Icons and miniature paintings

Copyright Keith Kenney, 2011

Copyright Susanna Melo, 2011

Our apartment walls had many nails and we recently asked our landlords what was hanging from these nails. They responded, “icons.” Icons are generally flat-panel paintings of saints or other religious figures; they may never be more than three-quarter bas relief because artists must obey the commandment not to make “graven images.” The nails in our apartment have been removed, but each room in our apartment has a small sticker (similar to the one on the right) to remind one of one’s faith in Christianity.

I have no desire to purchase an icon, and I generally ignore the stickers, but I enjoy some icon-type art. For example, in Art Gallery Vanda, I like this miniature painting in an interesting silver frame. I’ve also seen other miniature paintings of whimsical subjects in elaborate frames in other Tbilisi galleries.


About keithrkenney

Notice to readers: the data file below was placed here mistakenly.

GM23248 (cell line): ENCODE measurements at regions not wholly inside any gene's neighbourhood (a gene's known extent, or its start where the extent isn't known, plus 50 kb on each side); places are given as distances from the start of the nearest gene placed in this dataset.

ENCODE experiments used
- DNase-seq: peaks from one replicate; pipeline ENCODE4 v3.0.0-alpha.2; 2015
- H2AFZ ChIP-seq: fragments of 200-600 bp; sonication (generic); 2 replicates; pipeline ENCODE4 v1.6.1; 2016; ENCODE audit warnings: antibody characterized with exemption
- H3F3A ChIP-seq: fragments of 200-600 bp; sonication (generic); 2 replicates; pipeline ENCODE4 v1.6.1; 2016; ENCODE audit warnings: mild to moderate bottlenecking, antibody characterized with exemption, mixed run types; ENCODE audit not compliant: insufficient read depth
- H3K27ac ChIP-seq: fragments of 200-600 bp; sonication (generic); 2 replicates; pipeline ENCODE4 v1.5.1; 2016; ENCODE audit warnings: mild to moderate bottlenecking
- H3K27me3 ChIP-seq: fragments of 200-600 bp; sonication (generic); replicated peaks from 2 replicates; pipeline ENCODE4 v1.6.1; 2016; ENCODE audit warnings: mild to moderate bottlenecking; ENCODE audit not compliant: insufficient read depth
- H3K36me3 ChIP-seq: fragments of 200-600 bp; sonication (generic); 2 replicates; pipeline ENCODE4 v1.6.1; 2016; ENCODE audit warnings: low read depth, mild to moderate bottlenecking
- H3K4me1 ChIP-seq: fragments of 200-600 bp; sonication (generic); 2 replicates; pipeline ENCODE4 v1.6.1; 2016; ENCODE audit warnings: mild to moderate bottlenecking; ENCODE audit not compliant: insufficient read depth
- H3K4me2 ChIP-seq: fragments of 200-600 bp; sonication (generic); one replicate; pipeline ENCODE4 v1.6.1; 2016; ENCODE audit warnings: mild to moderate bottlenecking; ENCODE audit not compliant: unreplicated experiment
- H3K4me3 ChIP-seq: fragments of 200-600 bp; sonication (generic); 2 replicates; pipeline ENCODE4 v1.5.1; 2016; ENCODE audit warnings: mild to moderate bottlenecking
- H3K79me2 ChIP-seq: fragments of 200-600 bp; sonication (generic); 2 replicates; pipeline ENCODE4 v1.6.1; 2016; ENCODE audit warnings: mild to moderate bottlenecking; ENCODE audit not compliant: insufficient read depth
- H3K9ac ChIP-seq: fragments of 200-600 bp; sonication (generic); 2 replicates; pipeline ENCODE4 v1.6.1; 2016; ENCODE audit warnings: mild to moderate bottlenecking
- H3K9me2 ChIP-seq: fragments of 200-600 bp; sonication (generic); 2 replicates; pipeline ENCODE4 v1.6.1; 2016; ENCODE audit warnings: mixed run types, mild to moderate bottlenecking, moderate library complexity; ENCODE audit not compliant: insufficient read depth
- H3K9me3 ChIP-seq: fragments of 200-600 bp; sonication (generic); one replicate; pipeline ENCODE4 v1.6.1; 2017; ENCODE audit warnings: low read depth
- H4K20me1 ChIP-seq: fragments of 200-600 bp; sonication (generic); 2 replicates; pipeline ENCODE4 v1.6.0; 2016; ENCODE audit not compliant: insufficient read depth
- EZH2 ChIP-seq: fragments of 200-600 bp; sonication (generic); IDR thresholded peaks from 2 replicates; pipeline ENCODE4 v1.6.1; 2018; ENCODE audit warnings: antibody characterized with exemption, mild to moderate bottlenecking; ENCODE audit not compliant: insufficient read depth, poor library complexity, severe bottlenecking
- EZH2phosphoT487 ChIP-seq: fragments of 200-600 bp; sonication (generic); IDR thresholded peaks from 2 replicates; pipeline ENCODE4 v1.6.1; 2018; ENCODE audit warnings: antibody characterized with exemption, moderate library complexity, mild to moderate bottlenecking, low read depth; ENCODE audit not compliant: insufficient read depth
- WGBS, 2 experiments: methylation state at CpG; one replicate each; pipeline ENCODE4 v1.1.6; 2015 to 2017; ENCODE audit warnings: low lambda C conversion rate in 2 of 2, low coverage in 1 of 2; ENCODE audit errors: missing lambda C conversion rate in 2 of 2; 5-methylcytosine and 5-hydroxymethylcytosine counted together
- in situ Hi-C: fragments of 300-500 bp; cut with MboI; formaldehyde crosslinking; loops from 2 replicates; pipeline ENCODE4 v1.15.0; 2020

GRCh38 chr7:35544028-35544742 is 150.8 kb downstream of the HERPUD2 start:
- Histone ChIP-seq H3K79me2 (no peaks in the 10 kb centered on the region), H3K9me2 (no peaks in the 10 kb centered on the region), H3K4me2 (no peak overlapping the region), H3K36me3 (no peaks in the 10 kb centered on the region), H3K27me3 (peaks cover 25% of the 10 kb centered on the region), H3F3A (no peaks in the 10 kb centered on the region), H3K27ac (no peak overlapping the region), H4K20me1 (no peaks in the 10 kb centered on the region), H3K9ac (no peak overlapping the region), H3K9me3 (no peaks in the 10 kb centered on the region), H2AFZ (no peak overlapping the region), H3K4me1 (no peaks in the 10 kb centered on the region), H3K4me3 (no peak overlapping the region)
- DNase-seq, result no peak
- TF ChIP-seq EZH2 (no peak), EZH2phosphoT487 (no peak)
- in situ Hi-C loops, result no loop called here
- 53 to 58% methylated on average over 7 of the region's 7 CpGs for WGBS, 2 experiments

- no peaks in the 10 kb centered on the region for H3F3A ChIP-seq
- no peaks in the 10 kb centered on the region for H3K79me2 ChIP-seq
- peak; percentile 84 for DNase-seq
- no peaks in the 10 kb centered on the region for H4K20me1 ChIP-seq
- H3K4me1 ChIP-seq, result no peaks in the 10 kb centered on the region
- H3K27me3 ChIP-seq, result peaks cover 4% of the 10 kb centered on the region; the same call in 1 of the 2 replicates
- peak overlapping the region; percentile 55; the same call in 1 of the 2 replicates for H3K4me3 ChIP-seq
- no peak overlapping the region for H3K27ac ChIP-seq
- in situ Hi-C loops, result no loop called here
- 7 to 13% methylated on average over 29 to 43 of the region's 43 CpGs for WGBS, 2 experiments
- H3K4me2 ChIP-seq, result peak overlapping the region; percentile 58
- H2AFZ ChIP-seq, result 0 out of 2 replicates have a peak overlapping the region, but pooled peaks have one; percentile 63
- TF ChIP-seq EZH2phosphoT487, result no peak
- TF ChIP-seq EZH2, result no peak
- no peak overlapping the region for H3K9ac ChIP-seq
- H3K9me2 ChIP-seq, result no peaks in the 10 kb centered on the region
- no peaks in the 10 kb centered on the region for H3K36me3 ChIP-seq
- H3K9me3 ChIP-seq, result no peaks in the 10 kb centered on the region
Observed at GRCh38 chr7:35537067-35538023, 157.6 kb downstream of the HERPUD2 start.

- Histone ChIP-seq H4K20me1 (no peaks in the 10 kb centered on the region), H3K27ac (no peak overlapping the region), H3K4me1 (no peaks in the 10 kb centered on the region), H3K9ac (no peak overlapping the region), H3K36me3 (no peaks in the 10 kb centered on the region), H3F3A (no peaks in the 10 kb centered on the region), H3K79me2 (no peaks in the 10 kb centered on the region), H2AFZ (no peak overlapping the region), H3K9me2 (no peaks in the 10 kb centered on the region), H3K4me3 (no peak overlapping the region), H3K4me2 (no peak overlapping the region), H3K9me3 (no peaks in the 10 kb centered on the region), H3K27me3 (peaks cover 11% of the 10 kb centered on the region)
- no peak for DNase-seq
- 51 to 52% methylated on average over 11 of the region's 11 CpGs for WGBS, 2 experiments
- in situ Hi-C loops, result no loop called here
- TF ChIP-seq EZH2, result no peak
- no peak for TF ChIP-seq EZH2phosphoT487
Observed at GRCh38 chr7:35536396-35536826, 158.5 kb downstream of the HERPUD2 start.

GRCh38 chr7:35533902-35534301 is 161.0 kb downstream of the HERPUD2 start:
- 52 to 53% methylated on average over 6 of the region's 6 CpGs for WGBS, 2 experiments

Keith Kenney is a professor of visual communication at the University of South Carolina. He is living in Tbilisi, Georgia, for a year. This blog is about several topics. "CSJMM-Journalism" is about the students, faculty and staff members of the Caucasus School of Journalism and Media Management in Tbilisi, Georgia. "USC-Journalism" is about the students, faculty and staff members of the School of Journalism and Mass Communications (SJMC) at the University of South Carolina in Columbia, SC. CSJMM and SJMC are recipients of a "Journalism School Partnership" program grant from the US Department of State. The purpose of this $750,000 grant is to improve CSJMM and ensure its sustainability. "Tbilisi, Georgia" is about Susanna Melo and my experiences in Tbilisi. "Columbia, SC" will be about our experiences in our home town--Columbia--when we return home. "Georgia" is about Susanna and my experiences when we travel in Georgia outside of Tbilisi. "United States" is about our experiences traveling in the US. "Films and Photography" is about two documentary films I'm working on in Georgia. One story follows how Adishi handles the rapid tourism that is being developed in Svaneti. The other story follows Tamaz Jalagania, who is a craftsman of swords and guns, an opera singer, and an extraordinary storyteller. "Scholarship" is about my current books, articles, reviews, and grants.

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